George Monbiot's article in The Guardian on modern farming systems should be applauded for two key reasons.
Firstly, anyone who changes their views, based on a reasonable deconstruction of facts from leading organisations such as the FAO , should be congratulated for being so open-minded.
Secondly, the views that he puts forward as a result of his epiphany about the moral perils of eating meat, are more pragmatic and globally sustainable than his previous stance of total abstinence from meat and dairy products. We are not, via policy making or public pressure, going to convince people in the West to cut out meat and dairy completely and it would be morally suspect for us to suggest that the developing world should do so when the need for a better diet that consists of both protein and vegetables is so important to their progress out of relative poverty.
As Monbiot says, cows and pigs should be eating foodstuffs that they can naturally turn into meat for us to eat and especially foodstuffs that we couldn't directly eat such as grass and food waste.
Further to these points, Compassion would also bring attention to the suspect ethics that are an intrinsic part of modern intensive farming systems in Europe and the US.
These are borne from the completely unreasonable expectations that the West has developed for its meat and dairy producing animals. Breeding cows to yield far more milk than they can healthily produce on a natural diet of grass and other vegetation (up to ten times more milk than a beef cow would produce to feed her calf) produces a litany of welfare issues and suffering.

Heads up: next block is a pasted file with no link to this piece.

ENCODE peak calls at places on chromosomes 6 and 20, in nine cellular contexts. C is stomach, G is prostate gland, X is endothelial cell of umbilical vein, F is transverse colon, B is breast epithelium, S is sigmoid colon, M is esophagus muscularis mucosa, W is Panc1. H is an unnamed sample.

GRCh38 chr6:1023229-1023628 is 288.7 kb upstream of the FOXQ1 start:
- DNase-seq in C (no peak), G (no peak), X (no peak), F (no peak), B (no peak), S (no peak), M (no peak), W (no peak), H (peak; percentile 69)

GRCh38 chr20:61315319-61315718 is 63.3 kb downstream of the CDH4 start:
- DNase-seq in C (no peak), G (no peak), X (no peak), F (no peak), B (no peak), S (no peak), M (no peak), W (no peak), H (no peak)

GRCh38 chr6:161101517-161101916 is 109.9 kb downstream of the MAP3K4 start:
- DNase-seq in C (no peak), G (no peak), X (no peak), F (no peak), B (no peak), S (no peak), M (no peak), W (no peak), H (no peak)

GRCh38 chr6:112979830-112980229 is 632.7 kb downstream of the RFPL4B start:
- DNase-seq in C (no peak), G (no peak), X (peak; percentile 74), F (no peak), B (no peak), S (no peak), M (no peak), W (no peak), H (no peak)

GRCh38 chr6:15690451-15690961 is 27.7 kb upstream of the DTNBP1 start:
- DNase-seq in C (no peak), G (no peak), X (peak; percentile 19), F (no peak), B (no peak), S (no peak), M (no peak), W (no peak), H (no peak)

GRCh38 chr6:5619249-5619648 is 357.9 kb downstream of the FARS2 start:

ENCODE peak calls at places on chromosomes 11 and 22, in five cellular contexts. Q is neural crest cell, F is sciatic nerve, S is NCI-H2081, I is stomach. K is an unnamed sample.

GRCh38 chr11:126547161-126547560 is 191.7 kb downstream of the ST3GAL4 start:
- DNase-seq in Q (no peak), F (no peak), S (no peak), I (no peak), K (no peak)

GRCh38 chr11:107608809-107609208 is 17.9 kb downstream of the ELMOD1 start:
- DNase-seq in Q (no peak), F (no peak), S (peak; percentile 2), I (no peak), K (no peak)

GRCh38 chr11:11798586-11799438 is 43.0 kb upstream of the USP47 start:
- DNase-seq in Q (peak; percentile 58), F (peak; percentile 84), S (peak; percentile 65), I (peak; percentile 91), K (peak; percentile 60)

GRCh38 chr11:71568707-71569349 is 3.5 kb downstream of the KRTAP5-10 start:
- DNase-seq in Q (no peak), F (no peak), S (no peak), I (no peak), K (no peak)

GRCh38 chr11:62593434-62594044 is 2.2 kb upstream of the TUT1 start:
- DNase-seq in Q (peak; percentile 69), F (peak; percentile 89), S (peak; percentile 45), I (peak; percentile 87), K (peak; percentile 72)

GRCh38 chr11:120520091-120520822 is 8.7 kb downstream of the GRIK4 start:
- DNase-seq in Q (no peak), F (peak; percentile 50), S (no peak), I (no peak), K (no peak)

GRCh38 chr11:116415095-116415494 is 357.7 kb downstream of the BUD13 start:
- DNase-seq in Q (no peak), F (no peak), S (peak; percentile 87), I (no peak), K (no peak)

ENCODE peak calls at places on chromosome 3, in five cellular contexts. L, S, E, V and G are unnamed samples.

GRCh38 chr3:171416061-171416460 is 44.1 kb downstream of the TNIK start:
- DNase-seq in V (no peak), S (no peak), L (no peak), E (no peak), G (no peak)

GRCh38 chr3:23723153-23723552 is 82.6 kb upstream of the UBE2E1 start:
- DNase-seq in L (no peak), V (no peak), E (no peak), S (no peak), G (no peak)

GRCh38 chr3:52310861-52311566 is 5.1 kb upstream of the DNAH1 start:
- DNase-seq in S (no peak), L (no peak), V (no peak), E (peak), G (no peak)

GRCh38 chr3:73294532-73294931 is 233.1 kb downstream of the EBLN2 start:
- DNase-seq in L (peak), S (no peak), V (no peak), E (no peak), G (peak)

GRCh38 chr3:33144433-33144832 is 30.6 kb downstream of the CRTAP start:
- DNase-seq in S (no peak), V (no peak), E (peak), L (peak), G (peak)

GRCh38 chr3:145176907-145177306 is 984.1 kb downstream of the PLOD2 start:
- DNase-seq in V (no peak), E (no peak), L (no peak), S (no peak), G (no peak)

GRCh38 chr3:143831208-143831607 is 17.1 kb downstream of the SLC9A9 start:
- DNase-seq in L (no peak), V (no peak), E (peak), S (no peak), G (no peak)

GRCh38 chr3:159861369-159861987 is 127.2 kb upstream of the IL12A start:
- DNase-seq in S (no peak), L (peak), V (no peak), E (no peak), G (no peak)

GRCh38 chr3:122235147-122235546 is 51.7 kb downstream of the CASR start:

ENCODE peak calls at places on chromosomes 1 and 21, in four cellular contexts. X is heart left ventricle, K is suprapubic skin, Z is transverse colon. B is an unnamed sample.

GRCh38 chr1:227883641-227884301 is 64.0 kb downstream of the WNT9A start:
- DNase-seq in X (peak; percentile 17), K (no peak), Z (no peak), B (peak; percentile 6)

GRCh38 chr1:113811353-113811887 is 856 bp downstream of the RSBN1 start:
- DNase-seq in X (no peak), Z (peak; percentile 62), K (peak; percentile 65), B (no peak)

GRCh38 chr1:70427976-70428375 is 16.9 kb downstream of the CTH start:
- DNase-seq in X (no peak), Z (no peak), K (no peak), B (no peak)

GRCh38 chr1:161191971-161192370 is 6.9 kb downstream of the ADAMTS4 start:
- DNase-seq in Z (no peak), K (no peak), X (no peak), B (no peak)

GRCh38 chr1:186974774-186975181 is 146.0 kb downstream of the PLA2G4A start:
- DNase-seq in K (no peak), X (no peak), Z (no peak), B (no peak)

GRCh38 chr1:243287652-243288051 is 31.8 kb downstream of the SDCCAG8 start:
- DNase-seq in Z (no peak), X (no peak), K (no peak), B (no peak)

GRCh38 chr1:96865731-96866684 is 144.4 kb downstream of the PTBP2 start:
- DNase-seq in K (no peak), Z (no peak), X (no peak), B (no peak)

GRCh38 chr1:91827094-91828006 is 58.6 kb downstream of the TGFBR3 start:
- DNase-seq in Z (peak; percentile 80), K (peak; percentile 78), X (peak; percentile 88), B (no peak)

Around 20% of all dairy cows suffer from painful lameness and intensively-kept cows are more prone to painful mastitis. Increasingly, they are not free to wander on pasture like 'normal' cows and, instead, are kept indoors on a concentrated and precisely formulated diet in order to reap the highest yields of milk.
Many dairy cows are so physically exhausted after just three to four lactations, sometimes even fewer, that they become infertile and are killed at 5-6 years of age; their natural life span being up to 20 years.
Monbiot's own ethics are certainly laudable and Compassion in World Farming just add that any discussion about ethics and the food we eat should also focus on the animal welfare dimension.
- Read George Monbiot's article at The Guardian
- Compassion's Joyce D'Silva has launched a related book: The Meat Crisis: Developing more sustainable production and consumption.